LONDON – The departure of US Federal Reserve Board Chairman Ben Bernanke has fueled speculation about when and how the Fed and other central banks will wind down their mammoth purchases of long-term assets, also known as quantitative easing (QE). Observers seize upon every new piece of economic data to forecast QE’s continuation or an acceleration of its decline. But more attention needs to be paid to the impact of either outcome on different economic players.
There is no doubting the scale of the QE programs. Since the start of the financial crisis, the Fed, the European Central Bank, the Bank of England, and the Bank of Japan have used QE to inject more than $4 trillion of additional liquidity into their economies. When these programs end, governments, some emerging markets, and some corporations could be vulnerable. They need to prepare.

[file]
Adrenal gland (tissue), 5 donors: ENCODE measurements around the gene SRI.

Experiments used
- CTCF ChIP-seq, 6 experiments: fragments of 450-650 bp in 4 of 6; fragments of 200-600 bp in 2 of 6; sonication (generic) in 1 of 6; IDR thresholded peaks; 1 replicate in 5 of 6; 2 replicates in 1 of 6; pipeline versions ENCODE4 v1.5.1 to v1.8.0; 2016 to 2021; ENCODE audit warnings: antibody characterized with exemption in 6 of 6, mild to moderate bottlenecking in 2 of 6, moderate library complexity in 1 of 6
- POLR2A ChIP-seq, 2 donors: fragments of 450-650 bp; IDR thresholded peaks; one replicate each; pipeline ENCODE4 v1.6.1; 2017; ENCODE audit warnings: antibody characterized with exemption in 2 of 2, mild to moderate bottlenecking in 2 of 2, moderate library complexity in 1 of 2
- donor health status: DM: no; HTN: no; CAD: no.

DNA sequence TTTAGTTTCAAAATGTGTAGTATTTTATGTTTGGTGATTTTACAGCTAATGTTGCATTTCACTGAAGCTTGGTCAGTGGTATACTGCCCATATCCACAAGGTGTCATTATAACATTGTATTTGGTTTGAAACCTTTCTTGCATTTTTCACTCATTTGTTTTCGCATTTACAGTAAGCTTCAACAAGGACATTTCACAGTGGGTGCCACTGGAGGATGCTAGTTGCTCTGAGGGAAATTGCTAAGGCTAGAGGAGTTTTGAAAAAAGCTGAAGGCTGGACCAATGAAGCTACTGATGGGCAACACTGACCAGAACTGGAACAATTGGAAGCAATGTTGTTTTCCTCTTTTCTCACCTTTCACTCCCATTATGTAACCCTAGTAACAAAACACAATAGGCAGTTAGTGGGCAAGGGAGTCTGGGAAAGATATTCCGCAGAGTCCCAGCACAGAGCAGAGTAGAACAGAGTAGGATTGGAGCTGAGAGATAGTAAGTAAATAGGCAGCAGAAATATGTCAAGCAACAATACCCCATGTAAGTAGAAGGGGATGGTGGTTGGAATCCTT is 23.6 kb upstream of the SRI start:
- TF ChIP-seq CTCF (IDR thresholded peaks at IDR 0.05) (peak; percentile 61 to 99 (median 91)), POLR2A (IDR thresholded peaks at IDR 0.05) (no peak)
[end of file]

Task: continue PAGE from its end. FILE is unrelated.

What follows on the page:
Research by the McKinsey Global Institute suggests that lower interest rates saved the US and European governments nearly $1.6 trillion from 2007 to 2012. This windfall allowed higher government spending and less austerity. If interest rates were to return to 2007 levels, interest payments on government debt could rise by 20%, other things being equal.
Governments in the US and the eurozone are particularly vulnerable in the short term, because the average maturity of sovereign debt is only 5.4 years and roughly six years, respectively. The United Kingdom is in better shape, with an average maturity of 14.6 years. As interest rates rise, governments will need to determine whether higher tax revenue or stricter austerity measures will be required to offset the increase in debt-service costs.